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Against the odds, NFL fan Daniel Kelly fought his way to become a scout with the New York Jets

No one thought Daniel Kelly would one day work in the NFL. But against the odds, Kelly fought through numerous obstacles, including cancer, to become a scout with the New York Jets.

As a teenager, Daniel Kelly was that kid, the one obsessed with sports who woke up early to watch SportsCenter before school and sneak the sports page into his math book before geometry. He was told that he would never work in professional sports, let alone the NFL.

Turns out, Kelly turned a lifelong passion for football into becoming an NFL scout. He did so with virtually no background in football but merely a desire to be involved in the sport he loves. In the process, he has printed out tens of thousands of pages of college player evaluations, so he'd be ready to fulfill his dream of working in the league.

It is a story born of determination and belief that through an unrelenting work ethic, he could someday work for an NFL team.

Born about 20 miles west of Minneapolis, Kelly was always sports mad, in particular he was in love with football. And while he never got to play linebacker for Penn State as he wished—“No matter how many large pizzas I ate, I couldn't get much past 130 pounds with my metabolism”—he wouldn’t let playing just a single year of high school football as a junior (he was the only player on the team to not earn a letter) keep him away from the sport.

As a 17-year old, he asked his parents to buy him the book Secrets of an NFL Scout by Tony Razzano for his birthday. He devoured the book, reading it multiple times. He began taping college football games on his parents VCR and did his own scouting evaluations on the top players.

The idea of becoming a scout began to resonate with him at a time when most of his classmates were preoccupied with getting their license or prom. He’d go around school, telling people that he wanted to work in the NFL as a scout. In typing class his senior year, he took his evaluations from the dozens of college games he taped and typed them into a 75-page report.

Kelly working on his draft evaluations as a senior in high school.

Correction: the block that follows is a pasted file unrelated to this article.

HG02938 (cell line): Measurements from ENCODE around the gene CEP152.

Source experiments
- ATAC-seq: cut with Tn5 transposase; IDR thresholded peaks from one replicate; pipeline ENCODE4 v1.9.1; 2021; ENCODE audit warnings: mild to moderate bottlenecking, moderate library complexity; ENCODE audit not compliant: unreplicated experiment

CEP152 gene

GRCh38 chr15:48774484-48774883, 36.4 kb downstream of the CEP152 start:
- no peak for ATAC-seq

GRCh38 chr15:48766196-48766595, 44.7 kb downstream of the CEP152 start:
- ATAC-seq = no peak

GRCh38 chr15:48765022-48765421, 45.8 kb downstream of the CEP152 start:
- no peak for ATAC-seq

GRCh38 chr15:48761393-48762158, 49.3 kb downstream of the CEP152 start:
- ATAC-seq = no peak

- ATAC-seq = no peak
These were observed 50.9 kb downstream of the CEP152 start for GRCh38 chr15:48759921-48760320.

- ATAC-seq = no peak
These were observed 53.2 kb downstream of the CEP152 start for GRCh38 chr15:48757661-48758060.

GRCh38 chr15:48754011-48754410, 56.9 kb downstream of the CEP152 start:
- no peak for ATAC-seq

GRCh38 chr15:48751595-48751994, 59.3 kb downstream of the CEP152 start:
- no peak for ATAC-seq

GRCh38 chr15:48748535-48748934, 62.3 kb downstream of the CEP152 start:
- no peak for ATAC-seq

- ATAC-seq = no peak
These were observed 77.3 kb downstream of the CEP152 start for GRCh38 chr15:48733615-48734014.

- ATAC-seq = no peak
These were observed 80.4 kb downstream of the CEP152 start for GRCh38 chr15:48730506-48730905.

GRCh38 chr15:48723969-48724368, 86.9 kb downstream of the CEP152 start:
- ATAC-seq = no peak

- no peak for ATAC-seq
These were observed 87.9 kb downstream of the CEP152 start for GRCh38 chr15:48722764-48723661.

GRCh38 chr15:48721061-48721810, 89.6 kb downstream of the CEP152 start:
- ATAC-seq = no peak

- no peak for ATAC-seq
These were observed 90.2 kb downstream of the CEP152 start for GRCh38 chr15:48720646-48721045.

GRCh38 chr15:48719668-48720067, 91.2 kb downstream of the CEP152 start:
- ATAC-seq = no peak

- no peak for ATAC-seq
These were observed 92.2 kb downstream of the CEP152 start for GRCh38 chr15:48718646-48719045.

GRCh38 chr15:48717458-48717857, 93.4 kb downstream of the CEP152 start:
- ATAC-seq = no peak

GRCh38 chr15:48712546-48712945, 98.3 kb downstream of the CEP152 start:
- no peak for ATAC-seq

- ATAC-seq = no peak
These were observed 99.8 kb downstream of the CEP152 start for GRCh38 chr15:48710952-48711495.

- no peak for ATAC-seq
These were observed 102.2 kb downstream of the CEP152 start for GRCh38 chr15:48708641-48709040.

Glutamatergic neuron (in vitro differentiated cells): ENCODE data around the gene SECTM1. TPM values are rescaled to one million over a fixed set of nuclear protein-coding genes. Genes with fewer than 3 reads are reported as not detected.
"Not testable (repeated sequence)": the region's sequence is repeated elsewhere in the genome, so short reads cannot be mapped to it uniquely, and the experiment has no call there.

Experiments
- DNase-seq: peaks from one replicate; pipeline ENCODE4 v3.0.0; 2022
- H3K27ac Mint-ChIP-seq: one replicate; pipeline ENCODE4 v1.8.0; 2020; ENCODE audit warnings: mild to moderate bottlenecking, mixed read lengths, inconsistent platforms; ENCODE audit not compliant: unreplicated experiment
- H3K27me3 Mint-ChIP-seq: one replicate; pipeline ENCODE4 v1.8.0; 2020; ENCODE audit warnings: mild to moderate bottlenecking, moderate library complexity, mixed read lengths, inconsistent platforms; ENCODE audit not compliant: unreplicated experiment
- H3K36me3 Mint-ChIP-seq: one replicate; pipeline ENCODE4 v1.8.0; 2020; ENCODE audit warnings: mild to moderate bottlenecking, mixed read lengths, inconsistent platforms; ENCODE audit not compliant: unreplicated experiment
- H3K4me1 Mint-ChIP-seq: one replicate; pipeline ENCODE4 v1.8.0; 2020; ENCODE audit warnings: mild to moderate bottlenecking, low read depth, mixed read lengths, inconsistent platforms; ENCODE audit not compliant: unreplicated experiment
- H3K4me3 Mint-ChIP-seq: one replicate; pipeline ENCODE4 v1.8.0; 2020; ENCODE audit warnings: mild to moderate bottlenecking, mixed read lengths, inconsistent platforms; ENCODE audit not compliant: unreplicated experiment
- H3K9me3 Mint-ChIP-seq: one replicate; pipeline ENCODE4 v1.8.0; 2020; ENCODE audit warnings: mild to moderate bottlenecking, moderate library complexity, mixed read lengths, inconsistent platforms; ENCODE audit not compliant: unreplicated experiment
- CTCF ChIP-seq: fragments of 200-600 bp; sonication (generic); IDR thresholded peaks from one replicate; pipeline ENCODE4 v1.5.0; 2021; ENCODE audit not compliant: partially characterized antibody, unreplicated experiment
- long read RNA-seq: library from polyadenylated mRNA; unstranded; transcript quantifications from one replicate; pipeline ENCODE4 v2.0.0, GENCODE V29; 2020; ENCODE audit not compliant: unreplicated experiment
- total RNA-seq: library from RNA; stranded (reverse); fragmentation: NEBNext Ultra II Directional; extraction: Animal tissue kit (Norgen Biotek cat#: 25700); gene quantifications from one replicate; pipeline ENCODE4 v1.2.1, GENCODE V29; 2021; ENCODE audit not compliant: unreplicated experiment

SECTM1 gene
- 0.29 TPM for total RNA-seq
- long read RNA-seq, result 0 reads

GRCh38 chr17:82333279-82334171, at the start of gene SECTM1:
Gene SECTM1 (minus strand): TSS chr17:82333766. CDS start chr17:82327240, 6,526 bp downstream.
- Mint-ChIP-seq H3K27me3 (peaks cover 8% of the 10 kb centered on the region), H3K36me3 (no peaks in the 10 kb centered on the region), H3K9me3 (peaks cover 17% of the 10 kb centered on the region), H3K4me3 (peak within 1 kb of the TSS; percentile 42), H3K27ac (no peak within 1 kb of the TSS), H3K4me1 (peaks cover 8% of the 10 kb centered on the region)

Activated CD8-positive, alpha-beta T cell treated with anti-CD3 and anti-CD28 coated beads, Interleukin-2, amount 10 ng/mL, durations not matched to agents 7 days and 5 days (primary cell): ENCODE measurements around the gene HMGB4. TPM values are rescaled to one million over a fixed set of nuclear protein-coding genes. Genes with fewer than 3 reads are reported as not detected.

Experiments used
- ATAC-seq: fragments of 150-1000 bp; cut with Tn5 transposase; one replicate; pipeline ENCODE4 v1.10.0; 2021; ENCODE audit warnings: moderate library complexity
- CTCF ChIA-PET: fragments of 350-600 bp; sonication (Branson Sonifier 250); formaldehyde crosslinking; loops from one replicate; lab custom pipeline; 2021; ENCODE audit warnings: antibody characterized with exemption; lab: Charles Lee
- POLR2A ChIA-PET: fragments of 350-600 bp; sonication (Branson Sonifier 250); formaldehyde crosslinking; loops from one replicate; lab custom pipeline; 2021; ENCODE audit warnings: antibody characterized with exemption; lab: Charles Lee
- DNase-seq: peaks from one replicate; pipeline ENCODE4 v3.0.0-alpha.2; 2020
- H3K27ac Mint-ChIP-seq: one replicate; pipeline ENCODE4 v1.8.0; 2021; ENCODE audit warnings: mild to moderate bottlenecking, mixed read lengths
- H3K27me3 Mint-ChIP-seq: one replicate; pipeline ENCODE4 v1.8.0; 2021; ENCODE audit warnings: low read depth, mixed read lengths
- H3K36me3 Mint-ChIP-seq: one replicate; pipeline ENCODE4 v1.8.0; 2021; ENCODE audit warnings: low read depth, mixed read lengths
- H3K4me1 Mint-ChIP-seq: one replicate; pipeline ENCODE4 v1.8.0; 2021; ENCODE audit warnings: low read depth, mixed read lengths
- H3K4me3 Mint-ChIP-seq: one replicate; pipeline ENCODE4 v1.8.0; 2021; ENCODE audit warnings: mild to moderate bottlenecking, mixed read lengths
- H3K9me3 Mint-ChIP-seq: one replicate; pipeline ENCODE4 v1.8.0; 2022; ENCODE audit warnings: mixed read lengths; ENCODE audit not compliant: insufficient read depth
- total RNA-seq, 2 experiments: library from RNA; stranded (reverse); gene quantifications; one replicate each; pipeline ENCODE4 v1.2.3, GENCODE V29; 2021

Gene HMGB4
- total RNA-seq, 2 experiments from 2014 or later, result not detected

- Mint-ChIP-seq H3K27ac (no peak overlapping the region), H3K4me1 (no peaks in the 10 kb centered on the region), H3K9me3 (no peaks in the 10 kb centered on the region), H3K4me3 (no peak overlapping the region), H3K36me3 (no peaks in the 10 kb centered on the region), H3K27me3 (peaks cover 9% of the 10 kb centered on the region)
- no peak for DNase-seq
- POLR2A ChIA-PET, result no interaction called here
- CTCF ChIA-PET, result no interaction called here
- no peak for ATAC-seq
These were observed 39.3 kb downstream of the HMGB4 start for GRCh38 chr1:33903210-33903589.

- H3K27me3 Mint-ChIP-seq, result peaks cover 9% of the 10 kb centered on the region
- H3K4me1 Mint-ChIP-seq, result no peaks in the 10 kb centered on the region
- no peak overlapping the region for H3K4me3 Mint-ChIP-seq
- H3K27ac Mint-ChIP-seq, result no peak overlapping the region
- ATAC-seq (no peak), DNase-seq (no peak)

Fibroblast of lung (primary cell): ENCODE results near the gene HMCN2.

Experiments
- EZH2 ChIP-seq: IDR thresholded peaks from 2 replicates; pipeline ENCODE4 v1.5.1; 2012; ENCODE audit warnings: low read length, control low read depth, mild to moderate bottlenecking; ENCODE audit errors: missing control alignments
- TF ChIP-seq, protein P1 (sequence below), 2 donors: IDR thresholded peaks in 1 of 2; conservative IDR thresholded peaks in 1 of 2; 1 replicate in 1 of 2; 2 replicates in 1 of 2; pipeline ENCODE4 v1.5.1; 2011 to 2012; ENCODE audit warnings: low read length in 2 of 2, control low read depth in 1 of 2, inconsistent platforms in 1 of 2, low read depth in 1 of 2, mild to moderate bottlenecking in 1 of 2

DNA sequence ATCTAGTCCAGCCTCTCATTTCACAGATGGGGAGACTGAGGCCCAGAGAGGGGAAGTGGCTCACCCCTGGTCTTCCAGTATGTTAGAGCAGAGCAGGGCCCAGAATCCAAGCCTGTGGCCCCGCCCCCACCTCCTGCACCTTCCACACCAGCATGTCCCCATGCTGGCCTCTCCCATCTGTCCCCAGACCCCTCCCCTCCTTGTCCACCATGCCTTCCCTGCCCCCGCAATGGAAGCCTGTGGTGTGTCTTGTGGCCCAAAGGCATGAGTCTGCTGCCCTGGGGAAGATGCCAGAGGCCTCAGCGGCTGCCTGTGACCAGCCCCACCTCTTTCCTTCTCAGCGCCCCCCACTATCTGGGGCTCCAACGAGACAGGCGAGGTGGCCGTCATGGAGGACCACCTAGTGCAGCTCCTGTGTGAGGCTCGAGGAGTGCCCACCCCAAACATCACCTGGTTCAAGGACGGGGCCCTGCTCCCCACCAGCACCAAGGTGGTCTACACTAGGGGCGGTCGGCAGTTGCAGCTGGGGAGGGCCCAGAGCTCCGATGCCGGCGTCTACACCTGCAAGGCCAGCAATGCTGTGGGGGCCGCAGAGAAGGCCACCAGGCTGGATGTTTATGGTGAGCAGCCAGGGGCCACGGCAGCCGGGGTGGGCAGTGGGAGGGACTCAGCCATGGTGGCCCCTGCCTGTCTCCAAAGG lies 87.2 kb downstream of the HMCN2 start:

Kelly working on his draft evaluations as a senior in high school.

A fan of Washington’s NFL team, his high school yearbook was filled with the signatures of people telling him his team “sucked.” A fair number of messages also told him, point-blank, that he’d never be a scout in the NFL.

“I'll never forget when my parents came in for parent-teacher conferences and a teacher told my parents, ‘If Dan spent even a 10th of his time on schoolwork as he does on [Washington], he'd be a straight-A student,’ which infuriated my Dad,” Kelly said.

“I was the kid in math class that sat there with the sports page underneath my math book, looking at the NFL schedules and standings whenever the teacher turned away to write something on the chalkboard.”

He believed, however, that he was meant to be a scout. His senior year of high school, Kelly sent that scouting report he compiled in typing class, all 75 pages, to then Washington general manager Charley Casserly who promptly wrote back complimenting his work and telling him to stay in touch.

Kelly’s parents, though, weren’t quite as complimentary, telling their son he had a choice to go to college or join the military. He went the route of a local junior college.

There his obsession with football continued and he failed out, landing him in a series of entry-level jobs in fields like insurance where he worked in a call center. He would daydream about working in sports.

Mock drafts and free agent signings became his version of doodling during meetings.

One night in the early spring of 1995 while listening to Minneapolis sports radio, Kelly, by now in his early 20s, heard an ad for a promotion being run by the Minnesota Vikings. He remembers the radio announcers booming voice asking for fans to come to the facility and participate in a mock NFL Draft. The ad promised that fans could make a pick representing an NFL team and that Vikings management would be there.

Using all nine phone lines at his disposal at the call center, Kelly got through quickly. Days later, he showed up at the Vikings facility where he learned he would represent the Jacksonville Jaguars, who were picking second overall in the draft.

He called in sick to work so he could attend the event with his friend.